The research and related activities account in the National Science Foundation's budget received $2.4 billion, a boost of $118 million but still $40 million shy of the President's request. NASA's Mission to Planet Earth program escaped a House-imposed $200-million cut below the President's request of $1.4 billion, but up to $100 million in nonspecified cuts to NASA could still come out of the program. Appropriations for the Department of Energy's (DOE) Fossil Energy R&D program continued their downward trend, although Congress restored some of the funds cut by the President in his budget request. DOE's Basic Energy Sciences programs were funded at $650 million, only $4 million short of the President's request. (Additional information on funding levels can be obtained at Government Affairs Home Page.)
Federal spending levels also have a major impact on geoscientists in the private sector, but their occupations make a range of other issues important to them as well. For example, the environmental legislation mentioned previously affects geoscientists in the environmental, mining, and petroleum sectors.
Attempts to revise the Mining Law of 1872 failed again as they have in many recent Congresses. Divisions between eastern and western lawmakers cut across party lines and cut away opportunities for compromise.
For geoscientists in the oil and gas sector, Congress and the Clinton administration were able to reach agreements and enact bills that lifted the ban on exports of Alaskan oil, provided royalty relief in the deep waters of the Gulf of Mexico, streamlined the collection of royalties for oil and gas leases on public lands, and amended the Oil Pollution Act of 1990. Legislation to open the Arctic National Wildlife Refuge in Alaska for drilling failed. President Clinton vetoed the fiscal year 1996 omnibus budget package in part because it contained this provision.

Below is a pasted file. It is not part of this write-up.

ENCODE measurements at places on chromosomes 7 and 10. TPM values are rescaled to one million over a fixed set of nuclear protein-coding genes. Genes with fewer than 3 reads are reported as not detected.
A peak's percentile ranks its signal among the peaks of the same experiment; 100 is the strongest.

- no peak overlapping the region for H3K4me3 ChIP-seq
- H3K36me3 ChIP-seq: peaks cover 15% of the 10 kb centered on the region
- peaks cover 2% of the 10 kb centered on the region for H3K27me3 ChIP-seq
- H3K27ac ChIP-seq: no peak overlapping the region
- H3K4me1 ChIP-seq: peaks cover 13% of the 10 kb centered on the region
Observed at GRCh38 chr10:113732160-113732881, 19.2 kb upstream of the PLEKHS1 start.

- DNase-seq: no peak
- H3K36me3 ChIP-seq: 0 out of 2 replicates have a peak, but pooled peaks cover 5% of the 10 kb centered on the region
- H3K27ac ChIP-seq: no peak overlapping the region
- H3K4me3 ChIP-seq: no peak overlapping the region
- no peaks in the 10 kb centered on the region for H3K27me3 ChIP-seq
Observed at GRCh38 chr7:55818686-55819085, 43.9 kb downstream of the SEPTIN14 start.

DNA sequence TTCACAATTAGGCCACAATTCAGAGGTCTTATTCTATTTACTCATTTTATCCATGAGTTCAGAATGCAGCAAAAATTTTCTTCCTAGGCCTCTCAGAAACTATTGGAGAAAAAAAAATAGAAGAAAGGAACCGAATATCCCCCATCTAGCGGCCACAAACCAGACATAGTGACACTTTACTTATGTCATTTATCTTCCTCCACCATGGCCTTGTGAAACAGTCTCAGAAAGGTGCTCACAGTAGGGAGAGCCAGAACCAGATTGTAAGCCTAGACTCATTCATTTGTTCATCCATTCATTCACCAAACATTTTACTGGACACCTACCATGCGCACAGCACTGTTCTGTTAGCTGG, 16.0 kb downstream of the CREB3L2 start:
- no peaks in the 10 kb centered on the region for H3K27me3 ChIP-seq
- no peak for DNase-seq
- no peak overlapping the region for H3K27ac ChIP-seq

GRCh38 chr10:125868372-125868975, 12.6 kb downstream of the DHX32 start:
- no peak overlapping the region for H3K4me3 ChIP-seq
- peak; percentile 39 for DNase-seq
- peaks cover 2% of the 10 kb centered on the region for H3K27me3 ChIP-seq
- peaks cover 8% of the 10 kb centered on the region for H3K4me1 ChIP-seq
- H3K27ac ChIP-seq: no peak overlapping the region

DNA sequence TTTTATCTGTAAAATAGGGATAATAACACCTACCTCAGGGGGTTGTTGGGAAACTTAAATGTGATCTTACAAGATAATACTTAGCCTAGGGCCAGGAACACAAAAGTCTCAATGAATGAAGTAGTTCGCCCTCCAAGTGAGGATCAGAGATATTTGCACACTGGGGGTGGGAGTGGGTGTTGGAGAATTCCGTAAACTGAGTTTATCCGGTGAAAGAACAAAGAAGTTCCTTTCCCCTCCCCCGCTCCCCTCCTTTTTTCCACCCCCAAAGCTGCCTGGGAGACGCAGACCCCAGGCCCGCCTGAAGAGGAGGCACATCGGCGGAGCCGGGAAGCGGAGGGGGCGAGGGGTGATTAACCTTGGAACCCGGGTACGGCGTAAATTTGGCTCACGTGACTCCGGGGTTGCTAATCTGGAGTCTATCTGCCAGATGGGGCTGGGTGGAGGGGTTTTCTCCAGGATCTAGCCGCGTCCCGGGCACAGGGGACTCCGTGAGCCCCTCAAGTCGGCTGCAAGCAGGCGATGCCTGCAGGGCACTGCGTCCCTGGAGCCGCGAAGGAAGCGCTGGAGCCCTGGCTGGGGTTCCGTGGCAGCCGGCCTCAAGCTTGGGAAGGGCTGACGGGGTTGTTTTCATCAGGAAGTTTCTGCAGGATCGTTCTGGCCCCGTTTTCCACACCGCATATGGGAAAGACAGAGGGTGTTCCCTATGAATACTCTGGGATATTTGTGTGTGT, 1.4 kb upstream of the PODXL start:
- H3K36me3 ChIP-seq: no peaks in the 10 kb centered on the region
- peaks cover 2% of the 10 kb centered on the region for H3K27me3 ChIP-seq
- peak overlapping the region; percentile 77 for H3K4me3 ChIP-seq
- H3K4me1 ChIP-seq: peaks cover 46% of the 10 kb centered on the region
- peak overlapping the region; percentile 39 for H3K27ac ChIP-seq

Progress on nuclear waste
The Department of Energy's project to establish a high-level nuclear waste disposal site at Yucca Mountain, Nev., has been called the biggest geologic public works project in history. Legislation that would speed up the site suitability process and establish a temporary storage facility at the Nevada Test Site passed the Senate 63-36. The bill, however, was not brought up for a vote in the House for lack of a veto-proof majority.
Separate legislation enacted in September will speed up the opening of the Waste Isolation Pilot Plant, the nation's repository for long-lived transuranic wastes. The bill simplifies the regulatory framework and declares that the facility should open by the end of 1997.
Geologic Mapping Act comes close
Parliamentary maneuvers in the Senate were deployed by both parties with particular vigor in the second session of the 104th Congress, especially when it came to public lands bills. Caught in the crossfire were a number of small, noncontroversial bills that in other circumstances would have passed with unanimous approval and no debate.
One such bill was the reauthorization of the National Geologic Mapping Act of 1992. After weathering an early attempt to append language that would privatize mapping functions in the Interior Department, the bill passed the House in late July, but the Senate never voted on it. Public lands bills and the nuclear waste bill caused several holds, or threats to filibuster, that kept the geologic mapping bill from slipping through. It appeared to have a good chance in the final hours of the session after all the controversial bills had been taken care of, but Majority Leader Trent Lott (R-Miss.) called it a night (and a Congress) before the mapping bill came up. Hopes run high for early passage in the next Congress.
As with most Congresses, the 104th failed to live up to the expectations of either its strongest supporters or most adamant detractors. The new 105th Congress must now take up the funding decisions and the environmental, public lands, resources, and science policy issues left hanging by its predecessor and, one can only hope, find new compromise solutions amidst the hailstorms of partisan rhetoric that are unlikely to abate.